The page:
Previous 1 2 3 Next 32 Replies Latest reply: Oct 12, 2013 9:54 AM by jbpete87 Go to original post
  • Nate Lee Level 1 Level 1 (0 points)
    Thanks very much for the explanation and suggestion, Daniel. I am now batch converting to AIC using MPEG Streamclip (neat app, didn't know about it until you pointed me to it). Will keep all of this in mind in the future! It sure would be nice if Apple would port the import-at-render-time feature from FinalCut Pro, but I know I'm dreaming.
  • Atrophius Level 1 Level 1 (0 points)
    Is MPEGstream clip any faster than letting iMovie do the conversion itself? The problem is the time it takes to do the conversion, not necessarily the conversion itself.
  • Alan Cook2 Level 3 Level 3 (885 points)
    The OP stated:

    My complaint is that this method worked fantastically in iMovie '09 and it's now taking 2 hours on my Macbook to import less than 10 minutes worth of video with iMovie '11.

    Has anyone figured out why iMovie 11 is doing this, whereas iM 09 didn't?
  • kfoggy1 Level 1 Level 1 (10 points)
    Ditto to Alan's question. I am noticing the same thing. Anyone?
  • Daniel Slagle Level 7 Level 7 (22,415 points)
    Because iMovie will no longer read H.264 files without converting them to AIC. PLEASE be sure to send your findings and shortcomings to Apple it is the only way to get things noticed and hopefully fixed http://www.apple.com/feedback/imovie.html

    --
    Daniel C. Slagle
    Keeper of the
    "Unofficial" iMovie FAQ
    I may receive some form of compensation, financial or otherwise, from my recommendation or link
  • fero7 Level 1 Level 1 (0 points)
    I'm using iMovie. I had used final cut for a film and exported it using quicktime at a fairly high data rate. Ended up with a very good quality film. Now I've lost use of final cut and had some editing to do and had to use iMovie. I'm using clips from the original and exporting using Apples export option 720p HD. The quality is very good and nearly impossible to differentiate from 1080p on a computer screen. My use is primarily sharing films online, facebook, vimeo etc. The quality is still more than sufficient for Apple TV on a large television screen. The other option is to export using quicktime at 1080p with a 16,200 data rate. I'm not sure what use optimizing the movie is. If someone can explain that?

    Tom, what do you mean h.264 is not designed for production? Production of what exactly? What codec is standard? Assuming one is not going to transfer to back to film.
  • Tom Wolsky Level 10 Level 10 (111,860 points)
    H.264 is a interframe compression codec. It's used in acquisition and in delivery. Because compression is spread across multiple frames it's not suitable for production. Either a system converts the media to an intraframe compression, where every frame is encoded separately and can be edited with precision, or the system does this on the fly. No Apple applications do it on the fly. It is simply too great an expenditure of processor resources and makes the editing application a dog, i.e. see Premiere Pro struggling to edit this media.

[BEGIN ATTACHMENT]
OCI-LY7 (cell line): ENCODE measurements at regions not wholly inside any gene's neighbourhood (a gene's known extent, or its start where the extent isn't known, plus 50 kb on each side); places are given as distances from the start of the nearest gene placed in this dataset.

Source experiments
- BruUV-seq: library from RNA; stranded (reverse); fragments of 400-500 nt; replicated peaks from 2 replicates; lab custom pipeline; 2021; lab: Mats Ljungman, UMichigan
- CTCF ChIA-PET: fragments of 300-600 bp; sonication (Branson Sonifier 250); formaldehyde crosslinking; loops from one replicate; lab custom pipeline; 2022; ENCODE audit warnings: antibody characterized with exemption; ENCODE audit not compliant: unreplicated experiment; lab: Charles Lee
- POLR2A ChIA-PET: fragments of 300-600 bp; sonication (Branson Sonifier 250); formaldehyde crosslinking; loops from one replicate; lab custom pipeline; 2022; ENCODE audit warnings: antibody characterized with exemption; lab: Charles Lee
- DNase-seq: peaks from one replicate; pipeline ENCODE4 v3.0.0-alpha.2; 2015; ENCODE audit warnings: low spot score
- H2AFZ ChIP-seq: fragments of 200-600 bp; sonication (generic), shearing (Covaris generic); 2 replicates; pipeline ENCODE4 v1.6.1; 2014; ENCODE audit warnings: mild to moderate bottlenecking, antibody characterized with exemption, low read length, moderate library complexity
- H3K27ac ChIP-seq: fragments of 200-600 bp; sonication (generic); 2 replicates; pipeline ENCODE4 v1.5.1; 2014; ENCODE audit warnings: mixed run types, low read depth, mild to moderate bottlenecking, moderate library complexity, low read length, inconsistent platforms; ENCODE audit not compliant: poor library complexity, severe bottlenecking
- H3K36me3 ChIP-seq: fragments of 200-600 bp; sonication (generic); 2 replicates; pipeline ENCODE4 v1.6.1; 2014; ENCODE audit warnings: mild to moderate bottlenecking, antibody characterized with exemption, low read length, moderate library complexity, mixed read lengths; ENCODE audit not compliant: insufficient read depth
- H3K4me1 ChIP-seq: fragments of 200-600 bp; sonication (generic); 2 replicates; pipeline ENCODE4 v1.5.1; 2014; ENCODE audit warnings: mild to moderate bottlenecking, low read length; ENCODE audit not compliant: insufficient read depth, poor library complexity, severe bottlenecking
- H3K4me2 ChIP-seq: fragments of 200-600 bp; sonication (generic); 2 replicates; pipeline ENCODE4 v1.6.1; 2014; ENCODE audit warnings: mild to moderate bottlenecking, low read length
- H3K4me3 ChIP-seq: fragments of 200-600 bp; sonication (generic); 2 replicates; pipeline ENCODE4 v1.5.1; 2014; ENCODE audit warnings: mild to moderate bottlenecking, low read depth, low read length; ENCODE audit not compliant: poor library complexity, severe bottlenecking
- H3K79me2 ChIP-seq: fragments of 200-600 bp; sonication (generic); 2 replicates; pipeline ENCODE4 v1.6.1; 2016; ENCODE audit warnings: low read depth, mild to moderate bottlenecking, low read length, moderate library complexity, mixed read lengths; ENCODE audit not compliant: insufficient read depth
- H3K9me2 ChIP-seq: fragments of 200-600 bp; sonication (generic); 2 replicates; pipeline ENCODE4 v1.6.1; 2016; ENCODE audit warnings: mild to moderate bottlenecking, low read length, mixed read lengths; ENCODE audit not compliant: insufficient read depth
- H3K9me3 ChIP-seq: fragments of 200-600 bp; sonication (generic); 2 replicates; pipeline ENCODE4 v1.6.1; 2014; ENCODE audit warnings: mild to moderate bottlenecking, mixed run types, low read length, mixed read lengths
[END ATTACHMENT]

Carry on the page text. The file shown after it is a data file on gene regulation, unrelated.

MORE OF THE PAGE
• andrespibr Level 1 Level 1 (0 points)
    Someone has found any good workaround for this issue? I'm trying to import mp4 files, NTSC 30fps, 720x480, from some vhs tapes i intend to write do dvds. So first i'm capture the video to mpeg2 because the software i use cant do it to mp4 directly. Then I convert mpeg2-mp4 video using handbrake. When I import the video to imovie it optimizes it, even if the optimize video box is unchecked.

    Thanks,

    Andre.
  • BehindTheLight Level 1 Level 1 (0 points)
    Yeah, this is nuts. I am trying to import a 10 minute clip and it takes 60 minutes. Really, really frustrating because it takes so long to do anything.
  • thawn1 Level 1 Level 1 (20 points)

    I found a workaround using ffmpeg to copy the video from the camera into a mov container this is quick since the video and audio streams are just copied into a new container format. Unlike mp4 or avi, the mov is then accepted by iMovie 11 for import without recode.

    Here is how I did it:

    1. Download Miro video converter and install it into you applications folder.
    2. open a terminal and type (withour the quotes): "cd /Applications/Miro\ Video\ Converter.app/Contents/Resources"
    3. type (without the double quotes but with the single quotes. tip: you can get the path of your source video by selecting it in the finder, pressing cmd c and then cmd v in the terminal): "./ffmpeg -i '/Path to your source video' -strict experimental -f mov -vcodec copy -acodec copy '/Path to your target video.mov'"